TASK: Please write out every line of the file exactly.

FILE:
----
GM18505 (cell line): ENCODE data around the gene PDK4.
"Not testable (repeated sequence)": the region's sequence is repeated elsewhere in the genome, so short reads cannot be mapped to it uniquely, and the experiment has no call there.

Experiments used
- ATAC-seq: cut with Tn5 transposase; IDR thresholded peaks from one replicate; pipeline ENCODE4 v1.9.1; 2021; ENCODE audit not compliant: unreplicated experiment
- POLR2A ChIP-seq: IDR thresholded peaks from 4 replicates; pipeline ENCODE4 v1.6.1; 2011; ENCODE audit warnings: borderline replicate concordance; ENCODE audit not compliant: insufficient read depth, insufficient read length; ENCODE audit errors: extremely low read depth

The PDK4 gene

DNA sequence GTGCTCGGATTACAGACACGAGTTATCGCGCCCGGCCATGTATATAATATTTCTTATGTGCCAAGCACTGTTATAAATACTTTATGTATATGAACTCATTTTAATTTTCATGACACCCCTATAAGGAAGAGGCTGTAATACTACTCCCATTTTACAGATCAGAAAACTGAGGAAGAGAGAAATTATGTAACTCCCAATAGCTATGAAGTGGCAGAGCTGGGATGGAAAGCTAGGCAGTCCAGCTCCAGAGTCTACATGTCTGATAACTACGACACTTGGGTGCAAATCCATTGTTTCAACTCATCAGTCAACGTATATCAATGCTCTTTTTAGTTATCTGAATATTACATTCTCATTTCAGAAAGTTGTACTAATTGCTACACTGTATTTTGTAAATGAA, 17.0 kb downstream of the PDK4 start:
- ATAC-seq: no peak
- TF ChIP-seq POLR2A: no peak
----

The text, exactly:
GM18505 (cell line): ENCODE data around the gene PDK4.
"Not testable (repeated sequence)": the region's sequence is repeated elsewhere in the genome, so short reads cannot be mapped to it uniquely, and the experiment has no call there.

Experiments used
- ATAC-seq: cut with Tn5 transposase; IDR thresholded peaks from one replicate; pipeline ENCODE4 v1.9.1; 2021; ENCODE audit not compliant: unreplicated experiment
- POLR2A ChIP-seq: IDR thresholded peaks from 4 replicates; pipeline ENCODE4 v1.6.1; 2011; ENCODE audit warnings: borderline replicate concordance; ENCODE audit not compliant: insufficient read depth, insufficient read length; ENCODE audit errors: extremely low read depth

The PDK4 gene

DNA sequence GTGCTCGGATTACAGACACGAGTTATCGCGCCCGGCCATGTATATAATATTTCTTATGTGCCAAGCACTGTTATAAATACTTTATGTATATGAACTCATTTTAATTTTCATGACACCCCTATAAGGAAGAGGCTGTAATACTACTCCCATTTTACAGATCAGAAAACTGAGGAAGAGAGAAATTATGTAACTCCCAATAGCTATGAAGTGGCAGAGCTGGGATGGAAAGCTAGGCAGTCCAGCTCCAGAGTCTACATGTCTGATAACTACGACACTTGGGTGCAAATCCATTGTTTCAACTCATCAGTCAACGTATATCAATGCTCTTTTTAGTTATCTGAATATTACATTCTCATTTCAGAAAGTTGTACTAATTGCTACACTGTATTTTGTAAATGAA, 17.0 kb downstream of the PDK4 start:
- ATAC-seq: no peak
- TF ChIP-seq POLR2A: no peak